FROM THE UNITED STATES DISTRICT COURT FOR THE DISTRICT OF
MAINE [Hon. D. Brock Hornby, U.S. District Judge]
Davis, with whom Tisdale & Davis, P.A. was on brief, for
Renée M. Bunker, Assistant United States Attorney,
with whom Thomas E. Delahanty II, United States Attorney, was
on brief, for appellee.
Howard, Chief Judge, Lynch and Barron, Circuit Judges.
Trezjuan Thompson pled guilty to drug conspiracy and arson
charges. Before sentencing, he moved to withdraw his plea,
primarily arguing that he did not have the opportunity to
review personally certain discovery materials.
district court denied Thompson's motion, United
States v. Thompson, No.
2:10-cr-200-DBH, 2013 WL 1809659 (D. Me. Apr. 29, 2013), and
sentenced him to 327 months' imprisonment based, in part,
on its finding that Thompson was a career offender under the
sentencing guidelines. See U.S.S.G. §4B1.1. One
of the predicate offenses supporting Thompson's career
offender designation was a 2006 Massachusetts conviction for
assault and battery with a dangerous weapon
("ABDW"). See Mass. Gen. Laws ch. 265,
§ 15A(b). The court held that the ABDW conviction
qualified as a "crime of violence" under the
so-called "residual clause" of U.S.S.G.
opening brief raises only a single issue, namely, the
correctness of the district court's denial of the motion
to withdraw his guilty plea. This challenge need not detain us
long. In short, we perceive no abuse of discretion in the
district court's thorough treatment of the matter.
See United States v. Gates, 709
F.3d 58, 69 (1st Cir. 2013). And, contrary to his contention
on appeal, Thompson was not entitled to a hearing because
"[t]he district judge had everything that he needed in
the paper record" to dispose of the motion. United
States v. Chambers, 710 F.3d 23, 30
(1st Cir. 2013).
the pendency of Thompson's appeal, another issue arose.
The Supreme Court, in Johnson v. United
States, 135 S.Ct. 2551 (2015), held that the residual
clause of the Armed Career Criminal Act's
("ACCA") definition of "violent felony"
was unconstitutionally vague. The district court's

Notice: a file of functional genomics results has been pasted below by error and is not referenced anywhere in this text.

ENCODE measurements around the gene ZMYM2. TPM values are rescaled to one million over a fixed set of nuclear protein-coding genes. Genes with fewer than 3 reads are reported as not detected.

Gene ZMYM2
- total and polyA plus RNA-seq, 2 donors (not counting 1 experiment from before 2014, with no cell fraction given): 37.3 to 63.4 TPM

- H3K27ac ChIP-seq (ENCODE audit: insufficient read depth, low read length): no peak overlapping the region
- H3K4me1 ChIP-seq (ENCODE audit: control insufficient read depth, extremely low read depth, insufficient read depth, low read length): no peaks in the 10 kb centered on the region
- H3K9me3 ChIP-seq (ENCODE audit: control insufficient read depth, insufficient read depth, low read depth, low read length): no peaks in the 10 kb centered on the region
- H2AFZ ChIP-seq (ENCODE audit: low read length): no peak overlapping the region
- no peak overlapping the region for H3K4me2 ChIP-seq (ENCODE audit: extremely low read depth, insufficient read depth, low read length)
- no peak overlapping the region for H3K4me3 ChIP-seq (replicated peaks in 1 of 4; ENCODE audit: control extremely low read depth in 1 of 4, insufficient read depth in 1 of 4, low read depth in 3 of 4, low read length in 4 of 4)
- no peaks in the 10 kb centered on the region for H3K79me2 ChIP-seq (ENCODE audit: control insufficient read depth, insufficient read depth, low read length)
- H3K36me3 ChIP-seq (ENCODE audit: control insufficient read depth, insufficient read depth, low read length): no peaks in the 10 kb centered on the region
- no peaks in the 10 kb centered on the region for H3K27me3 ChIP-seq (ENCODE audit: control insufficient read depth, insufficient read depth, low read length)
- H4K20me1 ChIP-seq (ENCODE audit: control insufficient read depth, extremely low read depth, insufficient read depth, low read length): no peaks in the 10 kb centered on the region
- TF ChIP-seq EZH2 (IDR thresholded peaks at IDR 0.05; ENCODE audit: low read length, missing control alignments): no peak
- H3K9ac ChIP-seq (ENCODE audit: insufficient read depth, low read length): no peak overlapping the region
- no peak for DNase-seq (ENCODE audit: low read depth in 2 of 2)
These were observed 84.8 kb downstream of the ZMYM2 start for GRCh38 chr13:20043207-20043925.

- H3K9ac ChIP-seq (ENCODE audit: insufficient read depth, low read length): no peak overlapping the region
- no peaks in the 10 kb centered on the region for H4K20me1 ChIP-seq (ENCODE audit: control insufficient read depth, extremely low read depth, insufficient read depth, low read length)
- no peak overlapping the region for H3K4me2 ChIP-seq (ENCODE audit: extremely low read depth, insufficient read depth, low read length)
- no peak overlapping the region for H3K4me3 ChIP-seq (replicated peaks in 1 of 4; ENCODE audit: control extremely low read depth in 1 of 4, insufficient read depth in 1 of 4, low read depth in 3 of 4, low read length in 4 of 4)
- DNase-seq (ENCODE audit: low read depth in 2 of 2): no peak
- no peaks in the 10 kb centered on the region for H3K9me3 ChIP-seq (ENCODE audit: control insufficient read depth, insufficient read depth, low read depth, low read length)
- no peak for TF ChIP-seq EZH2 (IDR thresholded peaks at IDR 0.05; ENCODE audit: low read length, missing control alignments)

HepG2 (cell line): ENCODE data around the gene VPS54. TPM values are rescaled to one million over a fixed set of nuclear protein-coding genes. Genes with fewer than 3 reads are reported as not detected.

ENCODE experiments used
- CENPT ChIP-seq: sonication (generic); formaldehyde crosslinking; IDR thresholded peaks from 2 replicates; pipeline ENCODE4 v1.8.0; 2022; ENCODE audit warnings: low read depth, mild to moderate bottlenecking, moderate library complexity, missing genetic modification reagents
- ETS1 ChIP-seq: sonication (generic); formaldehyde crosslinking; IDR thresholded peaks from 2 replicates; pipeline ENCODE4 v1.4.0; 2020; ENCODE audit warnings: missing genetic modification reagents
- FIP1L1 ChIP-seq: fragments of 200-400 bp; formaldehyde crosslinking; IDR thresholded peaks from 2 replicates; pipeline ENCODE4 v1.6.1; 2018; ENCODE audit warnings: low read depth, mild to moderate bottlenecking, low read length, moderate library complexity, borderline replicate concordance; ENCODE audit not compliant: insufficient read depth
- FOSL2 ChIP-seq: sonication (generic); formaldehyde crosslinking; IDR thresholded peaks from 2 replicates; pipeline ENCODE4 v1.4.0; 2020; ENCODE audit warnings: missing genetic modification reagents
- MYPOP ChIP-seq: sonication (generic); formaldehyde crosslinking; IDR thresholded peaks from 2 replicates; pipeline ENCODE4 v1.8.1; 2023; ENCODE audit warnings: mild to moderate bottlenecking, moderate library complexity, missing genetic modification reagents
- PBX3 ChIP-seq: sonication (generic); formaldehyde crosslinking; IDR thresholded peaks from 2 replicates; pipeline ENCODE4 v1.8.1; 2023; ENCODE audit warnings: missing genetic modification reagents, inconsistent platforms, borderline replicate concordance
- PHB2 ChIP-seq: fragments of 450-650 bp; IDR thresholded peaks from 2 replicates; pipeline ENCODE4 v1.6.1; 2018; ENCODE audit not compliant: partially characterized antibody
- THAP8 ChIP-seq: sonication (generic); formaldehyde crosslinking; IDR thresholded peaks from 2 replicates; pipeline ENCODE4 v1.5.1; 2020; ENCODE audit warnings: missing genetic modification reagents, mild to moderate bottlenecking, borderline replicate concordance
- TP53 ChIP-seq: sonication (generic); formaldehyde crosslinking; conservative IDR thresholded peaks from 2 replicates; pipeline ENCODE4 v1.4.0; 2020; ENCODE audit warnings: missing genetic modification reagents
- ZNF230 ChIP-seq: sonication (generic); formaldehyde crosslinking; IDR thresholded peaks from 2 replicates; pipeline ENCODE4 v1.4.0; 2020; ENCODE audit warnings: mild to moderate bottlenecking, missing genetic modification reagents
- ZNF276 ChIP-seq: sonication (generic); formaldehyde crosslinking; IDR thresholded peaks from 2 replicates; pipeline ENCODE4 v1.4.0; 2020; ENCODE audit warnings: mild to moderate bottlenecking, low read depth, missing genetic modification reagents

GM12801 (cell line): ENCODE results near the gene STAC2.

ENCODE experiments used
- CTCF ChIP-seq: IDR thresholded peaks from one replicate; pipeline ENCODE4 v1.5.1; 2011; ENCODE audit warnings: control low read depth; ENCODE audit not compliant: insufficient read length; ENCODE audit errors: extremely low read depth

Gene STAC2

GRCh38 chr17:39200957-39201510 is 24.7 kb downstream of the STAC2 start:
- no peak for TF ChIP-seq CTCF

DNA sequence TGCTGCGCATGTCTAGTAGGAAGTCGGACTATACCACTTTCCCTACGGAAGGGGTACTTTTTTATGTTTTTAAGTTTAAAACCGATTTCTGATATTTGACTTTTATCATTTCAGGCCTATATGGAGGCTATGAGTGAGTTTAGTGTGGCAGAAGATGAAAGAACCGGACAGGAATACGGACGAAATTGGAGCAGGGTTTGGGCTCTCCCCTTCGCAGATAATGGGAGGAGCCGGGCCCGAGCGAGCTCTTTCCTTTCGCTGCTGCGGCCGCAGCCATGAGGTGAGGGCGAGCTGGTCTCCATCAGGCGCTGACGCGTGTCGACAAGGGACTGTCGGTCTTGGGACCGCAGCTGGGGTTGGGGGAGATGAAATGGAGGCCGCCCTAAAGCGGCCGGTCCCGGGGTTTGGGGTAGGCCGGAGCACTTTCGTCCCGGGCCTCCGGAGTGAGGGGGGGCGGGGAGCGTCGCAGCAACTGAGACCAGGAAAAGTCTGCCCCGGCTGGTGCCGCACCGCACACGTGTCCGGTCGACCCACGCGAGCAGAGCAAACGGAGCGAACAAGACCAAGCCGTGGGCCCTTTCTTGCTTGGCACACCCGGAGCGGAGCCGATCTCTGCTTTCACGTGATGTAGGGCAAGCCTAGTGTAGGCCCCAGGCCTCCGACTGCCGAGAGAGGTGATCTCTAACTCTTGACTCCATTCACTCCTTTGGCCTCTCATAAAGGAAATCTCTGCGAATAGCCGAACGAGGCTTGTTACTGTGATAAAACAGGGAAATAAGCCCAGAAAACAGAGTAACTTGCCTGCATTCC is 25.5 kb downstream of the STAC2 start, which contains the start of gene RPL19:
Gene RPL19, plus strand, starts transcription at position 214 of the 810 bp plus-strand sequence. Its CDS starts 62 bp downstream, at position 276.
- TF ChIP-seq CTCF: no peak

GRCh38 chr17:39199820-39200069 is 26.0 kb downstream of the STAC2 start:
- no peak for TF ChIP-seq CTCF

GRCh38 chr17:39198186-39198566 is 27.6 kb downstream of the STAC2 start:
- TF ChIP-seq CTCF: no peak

finding that Thompson qualified as a career offender was
predicated upon the applicable guideline's identical
residual clause. Thompson's opening brief, which was
filed before Johnson, did not challenge any aspect
of his sentence, much less argue that the residual clause was
unconstitutionally vague. Thompson raised the issue for the
first time in a citation of supplemental authority pursuant
to Federal Rule of Appellate Procedure 28(j), requesting
remand in light of Johnson. We ordered supplemental
briefing. In response, the government conceded that
Johnson invalidated the career offender
guideline's residual clause, but argued that
Thompson's ABDW conviction fell within the separate
"elements" or "force"
in Beckles v. United States, U.S,
No. 15-8544, slip op. (Mar. 6, 2017), the Supreme Court
squarely held that Johnson does not apply to the
career offender guideline. This is because the sentencing
guidelines, unlike the ACCA, "are not subject to a
vagueness challenge under the Due Process Clause."
Id. at 5. We are not bound by the government's
concession, which, while understandable before
Beckles,  turned out to be incorrect. See United
Sánchez-Berríos, 424 F.3d 65, 81 (1st
Cir. 2005) ("A concession by either party in a criminal
case as to a legal conclusion is not binding on an appellate
court."). In deciding whether to accept a concession, we
consider: (1) "whether the issue is recurrent so [a]
decision would give guidance to the district courts";
(2) "whether it would be unseemly to accept, even
arguendo, a mistaken legal proposition and reason
from it to decide the case"; and (3) "whether the
issues are technical and complex and not explored carefully
in existing decisions so that adversary briefing would be
critical." United States v.
Mescual-Cruz, 387 F.3d 1, 8 n.2 (1st Cir. 2004).
Johnson's applicability to the career offender
guideline has proven to be a frequently recurring issue in
this circuit and, in light of Beckles, the proper
resolution of this issue is crystal clear. Accordingly, we
"ignore the government's concession" and
"follow [the Supreme Court's] clear precedent."
United States v. Vega-Ortiz, 425
F.3d 20, 22 (1st Cir. 2005).
foregoing reasons, we AFFIRM Thompson's
convictions and sentence.
 The relevant subsection defined
"crime of violence" to include an offense that
"is burglary of a dwelling, arson, or extortion,
involves use of explosives, or otherwise involves conduct
that presents a serious potential risk of physical injury to
another." U.S.S.G. §4B1.2(a)(2) (2013)
(emphasis added). The underscored language, often referred to
as the residual clause, has since been stricken from the
guideline. See Sentencing ...